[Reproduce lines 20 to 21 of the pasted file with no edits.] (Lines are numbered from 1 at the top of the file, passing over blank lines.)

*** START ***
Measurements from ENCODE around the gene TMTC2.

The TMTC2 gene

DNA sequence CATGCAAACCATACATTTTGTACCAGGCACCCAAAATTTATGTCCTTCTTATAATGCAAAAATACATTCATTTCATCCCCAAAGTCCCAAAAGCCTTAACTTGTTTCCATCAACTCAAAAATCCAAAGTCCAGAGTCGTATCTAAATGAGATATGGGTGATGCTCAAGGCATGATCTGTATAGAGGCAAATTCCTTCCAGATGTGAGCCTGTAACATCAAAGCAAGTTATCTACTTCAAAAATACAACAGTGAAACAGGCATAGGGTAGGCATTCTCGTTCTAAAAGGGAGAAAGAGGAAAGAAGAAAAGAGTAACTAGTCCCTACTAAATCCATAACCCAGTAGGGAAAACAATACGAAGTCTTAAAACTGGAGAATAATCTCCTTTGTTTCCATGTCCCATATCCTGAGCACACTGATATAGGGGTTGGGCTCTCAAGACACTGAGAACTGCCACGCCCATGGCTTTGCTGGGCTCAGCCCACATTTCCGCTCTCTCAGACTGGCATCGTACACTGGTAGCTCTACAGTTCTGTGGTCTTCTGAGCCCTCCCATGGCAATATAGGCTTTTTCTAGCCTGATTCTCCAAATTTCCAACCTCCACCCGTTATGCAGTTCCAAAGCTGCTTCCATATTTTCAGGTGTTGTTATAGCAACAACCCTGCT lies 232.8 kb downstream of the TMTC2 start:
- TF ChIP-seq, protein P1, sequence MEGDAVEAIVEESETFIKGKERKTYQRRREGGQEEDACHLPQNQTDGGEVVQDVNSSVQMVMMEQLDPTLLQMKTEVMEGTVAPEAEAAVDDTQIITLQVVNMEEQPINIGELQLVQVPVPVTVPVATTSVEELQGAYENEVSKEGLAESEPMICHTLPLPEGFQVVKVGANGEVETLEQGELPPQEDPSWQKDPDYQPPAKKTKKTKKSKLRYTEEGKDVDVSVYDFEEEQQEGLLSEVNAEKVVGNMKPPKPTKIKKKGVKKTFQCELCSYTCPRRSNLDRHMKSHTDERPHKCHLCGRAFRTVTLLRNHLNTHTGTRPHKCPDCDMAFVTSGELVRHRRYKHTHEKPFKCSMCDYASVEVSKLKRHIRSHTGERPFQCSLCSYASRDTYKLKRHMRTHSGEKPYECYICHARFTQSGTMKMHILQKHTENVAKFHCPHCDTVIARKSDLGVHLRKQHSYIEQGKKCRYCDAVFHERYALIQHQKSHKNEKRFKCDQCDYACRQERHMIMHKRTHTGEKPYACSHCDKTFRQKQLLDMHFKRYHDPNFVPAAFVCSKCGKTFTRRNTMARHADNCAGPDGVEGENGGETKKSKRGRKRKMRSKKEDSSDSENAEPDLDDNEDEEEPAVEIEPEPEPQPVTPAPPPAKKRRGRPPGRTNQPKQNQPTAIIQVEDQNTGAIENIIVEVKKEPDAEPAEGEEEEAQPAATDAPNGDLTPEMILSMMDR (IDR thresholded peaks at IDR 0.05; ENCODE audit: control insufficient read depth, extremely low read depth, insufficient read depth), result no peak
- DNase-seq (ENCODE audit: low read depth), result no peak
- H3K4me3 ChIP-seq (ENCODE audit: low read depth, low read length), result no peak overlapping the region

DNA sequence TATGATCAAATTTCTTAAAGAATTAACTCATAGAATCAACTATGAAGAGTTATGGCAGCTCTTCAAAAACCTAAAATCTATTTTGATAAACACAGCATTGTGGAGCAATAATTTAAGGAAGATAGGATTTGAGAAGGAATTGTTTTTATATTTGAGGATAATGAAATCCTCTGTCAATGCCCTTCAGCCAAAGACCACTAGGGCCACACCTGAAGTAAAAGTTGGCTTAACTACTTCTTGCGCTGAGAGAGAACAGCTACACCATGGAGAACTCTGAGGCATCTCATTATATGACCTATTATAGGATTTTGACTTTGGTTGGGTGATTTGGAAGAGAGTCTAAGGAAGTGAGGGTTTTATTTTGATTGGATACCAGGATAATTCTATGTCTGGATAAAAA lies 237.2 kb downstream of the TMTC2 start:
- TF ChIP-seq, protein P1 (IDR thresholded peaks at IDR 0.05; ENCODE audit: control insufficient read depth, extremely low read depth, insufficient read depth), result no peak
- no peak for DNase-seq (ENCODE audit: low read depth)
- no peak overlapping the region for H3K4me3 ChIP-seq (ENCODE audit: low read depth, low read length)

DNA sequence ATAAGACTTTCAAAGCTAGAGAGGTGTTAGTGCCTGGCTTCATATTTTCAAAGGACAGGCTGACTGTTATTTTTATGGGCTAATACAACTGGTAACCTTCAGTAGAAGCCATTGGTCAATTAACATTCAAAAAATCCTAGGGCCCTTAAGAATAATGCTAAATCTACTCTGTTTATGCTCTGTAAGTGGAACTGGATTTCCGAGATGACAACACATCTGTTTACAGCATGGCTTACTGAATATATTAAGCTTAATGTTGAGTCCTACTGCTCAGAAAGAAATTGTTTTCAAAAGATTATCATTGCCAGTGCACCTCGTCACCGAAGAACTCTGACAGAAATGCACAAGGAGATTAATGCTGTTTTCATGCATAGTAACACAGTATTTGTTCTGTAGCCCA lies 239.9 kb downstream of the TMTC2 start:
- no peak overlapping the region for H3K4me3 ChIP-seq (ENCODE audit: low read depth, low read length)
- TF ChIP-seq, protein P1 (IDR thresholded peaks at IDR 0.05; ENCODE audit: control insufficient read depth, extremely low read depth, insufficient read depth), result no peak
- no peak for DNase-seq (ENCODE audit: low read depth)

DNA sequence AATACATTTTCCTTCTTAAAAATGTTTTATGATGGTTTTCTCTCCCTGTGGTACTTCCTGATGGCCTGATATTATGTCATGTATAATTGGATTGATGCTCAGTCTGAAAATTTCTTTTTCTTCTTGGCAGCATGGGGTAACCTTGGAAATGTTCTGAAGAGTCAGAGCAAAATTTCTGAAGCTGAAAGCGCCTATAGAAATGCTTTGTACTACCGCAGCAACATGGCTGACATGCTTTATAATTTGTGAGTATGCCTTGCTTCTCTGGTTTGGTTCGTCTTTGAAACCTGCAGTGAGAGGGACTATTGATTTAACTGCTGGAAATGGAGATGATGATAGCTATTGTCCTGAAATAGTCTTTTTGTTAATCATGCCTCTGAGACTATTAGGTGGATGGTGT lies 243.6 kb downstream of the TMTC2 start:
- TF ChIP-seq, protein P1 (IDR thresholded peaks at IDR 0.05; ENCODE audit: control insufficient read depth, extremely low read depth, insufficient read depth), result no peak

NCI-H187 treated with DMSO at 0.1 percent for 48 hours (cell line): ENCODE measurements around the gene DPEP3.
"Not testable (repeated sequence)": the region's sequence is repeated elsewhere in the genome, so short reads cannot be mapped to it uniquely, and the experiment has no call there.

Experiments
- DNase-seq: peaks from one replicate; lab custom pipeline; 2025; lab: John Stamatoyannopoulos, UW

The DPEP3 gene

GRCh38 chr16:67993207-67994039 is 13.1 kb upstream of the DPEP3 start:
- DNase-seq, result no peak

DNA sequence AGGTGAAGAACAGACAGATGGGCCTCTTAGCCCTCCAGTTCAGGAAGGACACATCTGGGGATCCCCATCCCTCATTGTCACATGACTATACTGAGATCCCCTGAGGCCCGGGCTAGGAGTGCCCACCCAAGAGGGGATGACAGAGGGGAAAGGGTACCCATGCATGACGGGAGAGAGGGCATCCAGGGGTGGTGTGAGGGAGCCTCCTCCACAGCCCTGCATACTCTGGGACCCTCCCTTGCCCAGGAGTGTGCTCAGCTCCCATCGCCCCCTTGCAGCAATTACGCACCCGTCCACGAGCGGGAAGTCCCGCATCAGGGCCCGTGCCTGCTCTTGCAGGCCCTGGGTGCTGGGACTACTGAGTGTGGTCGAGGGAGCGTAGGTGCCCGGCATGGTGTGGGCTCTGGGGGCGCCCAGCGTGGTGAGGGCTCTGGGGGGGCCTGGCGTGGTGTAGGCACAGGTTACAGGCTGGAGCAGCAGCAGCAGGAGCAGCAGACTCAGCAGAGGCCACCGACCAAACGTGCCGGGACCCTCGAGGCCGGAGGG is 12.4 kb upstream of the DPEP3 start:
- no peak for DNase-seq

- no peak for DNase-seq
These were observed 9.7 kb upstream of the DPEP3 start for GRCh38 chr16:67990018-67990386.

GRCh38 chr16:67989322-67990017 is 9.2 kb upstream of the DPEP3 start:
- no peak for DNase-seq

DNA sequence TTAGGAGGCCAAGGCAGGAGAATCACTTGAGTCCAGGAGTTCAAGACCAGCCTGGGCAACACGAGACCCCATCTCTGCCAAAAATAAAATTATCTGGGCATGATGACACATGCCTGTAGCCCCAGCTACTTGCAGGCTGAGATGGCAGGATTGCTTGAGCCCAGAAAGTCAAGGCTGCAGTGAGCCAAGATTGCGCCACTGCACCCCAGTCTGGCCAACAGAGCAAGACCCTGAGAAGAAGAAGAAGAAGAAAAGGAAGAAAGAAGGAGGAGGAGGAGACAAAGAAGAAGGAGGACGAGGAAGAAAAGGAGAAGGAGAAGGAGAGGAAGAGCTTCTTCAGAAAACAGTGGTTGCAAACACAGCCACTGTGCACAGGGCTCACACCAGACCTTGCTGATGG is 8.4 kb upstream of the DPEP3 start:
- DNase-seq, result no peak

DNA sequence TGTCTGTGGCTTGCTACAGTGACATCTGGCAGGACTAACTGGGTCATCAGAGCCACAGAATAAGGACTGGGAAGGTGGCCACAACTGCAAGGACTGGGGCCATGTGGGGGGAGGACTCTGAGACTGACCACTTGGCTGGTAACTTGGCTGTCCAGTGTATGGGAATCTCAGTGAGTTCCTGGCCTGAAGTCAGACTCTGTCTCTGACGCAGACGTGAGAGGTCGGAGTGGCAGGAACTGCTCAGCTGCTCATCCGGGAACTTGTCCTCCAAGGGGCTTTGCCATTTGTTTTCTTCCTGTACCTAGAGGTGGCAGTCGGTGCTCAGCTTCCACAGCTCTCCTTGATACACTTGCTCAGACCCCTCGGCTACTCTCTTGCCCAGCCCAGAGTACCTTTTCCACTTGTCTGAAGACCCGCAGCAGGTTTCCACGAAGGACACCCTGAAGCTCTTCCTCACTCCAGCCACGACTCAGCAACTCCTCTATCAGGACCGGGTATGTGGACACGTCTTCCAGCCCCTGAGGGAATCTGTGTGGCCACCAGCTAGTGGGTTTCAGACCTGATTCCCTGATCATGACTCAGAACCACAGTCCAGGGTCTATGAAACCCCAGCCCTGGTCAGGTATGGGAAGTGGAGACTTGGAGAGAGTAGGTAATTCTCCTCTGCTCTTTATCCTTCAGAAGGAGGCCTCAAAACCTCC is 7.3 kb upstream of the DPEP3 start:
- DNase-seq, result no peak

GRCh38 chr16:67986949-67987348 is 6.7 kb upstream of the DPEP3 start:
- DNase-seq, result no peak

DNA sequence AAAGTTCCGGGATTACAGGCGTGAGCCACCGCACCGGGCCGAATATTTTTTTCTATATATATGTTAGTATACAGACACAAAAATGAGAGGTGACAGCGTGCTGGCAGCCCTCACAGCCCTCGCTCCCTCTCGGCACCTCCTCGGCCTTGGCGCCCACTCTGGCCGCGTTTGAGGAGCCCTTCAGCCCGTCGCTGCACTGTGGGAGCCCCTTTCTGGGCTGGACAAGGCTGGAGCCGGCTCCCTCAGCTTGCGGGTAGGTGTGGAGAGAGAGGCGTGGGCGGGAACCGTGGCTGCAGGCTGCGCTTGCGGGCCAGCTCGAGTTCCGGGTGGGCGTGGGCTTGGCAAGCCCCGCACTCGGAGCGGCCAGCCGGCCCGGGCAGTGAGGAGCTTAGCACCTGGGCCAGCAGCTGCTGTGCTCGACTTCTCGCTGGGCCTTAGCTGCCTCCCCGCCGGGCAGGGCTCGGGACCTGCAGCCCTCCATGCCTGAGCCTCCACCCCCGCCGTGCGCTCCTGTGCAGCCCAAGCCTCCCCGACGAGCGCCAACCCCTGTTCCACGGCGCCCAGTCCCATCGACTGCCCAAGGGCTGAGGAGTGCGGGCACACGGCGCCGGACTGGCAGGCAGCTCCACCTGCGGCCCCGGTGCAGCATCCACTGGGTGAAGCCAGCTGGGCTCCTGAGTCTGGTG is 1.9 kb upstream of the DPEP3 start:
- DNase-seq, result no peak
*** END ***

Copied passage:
- DNase-seq: peaks from one replicate; lab custom pipeline; 2025; lab: John Stamatoyannopoulos, UW

The DPEP3 gene